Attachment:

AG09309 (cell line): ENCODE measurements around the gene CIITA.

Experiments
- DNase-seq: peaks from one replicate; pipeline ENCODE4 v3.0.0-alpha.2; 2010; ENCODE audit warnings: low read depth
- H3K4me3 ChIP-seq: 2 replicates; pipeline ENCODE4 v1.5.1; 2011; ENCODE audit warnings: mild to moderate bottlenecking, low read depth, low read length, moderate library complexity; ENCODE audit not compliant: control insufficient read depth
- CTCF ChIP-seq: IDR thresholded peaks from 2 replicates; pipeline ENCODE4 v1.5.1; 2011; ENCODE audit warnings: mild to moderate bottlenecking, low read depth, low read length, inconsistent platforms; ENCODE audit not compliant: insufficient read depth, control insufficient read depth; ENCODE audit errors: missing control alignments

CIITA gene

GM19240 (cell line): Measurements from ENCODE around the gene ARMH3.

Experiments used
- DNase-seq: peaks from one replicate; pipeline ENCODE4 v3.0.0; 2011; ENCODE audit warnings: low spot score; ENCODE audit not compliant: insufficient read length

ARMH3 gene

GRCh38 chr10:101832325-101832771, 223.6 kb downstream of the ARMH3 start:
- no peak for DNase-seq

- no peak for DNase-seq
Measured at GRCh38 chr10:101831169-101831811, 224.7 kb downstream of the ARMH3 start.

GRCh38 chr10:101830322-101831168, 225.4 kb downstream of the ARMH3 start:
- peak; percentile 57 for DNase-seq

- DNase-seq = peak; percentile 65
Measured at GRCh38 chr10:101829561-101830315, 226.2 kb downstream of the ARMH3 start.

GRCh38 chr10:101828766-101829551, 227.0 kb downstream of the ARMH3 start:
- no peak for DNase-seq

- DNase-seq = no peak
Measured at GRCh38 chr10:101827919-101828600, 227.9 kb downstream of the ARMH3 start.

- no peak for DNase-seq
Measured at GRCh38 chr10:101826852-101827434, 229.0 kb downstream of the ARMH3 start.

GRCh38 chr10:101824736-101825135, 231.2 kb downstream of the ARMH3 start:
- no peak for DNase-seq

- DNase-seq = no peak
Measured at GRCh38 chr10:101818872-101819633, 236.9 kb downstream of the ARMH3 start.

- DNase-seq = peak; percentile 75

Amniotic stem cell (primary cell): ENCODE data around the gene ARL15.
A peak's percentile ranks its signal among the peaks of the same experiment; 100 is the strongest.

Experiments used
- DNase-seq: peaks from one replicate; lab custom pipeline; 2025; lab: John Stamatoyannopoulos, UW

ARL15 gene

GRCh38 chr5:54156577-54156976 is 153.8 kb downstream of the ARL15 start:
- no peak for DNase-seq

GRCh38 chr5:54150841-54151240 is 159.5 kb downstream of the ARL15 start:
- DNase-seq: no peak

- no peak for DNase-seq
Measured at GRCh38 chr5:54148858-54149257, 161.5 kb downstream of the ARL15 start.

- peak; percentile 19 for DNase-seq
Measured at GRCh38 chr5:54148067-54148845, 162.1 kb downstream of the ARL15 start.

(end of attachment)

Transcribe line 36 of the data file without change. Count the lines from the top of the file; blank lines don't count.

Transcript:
- no peak for DNase-seq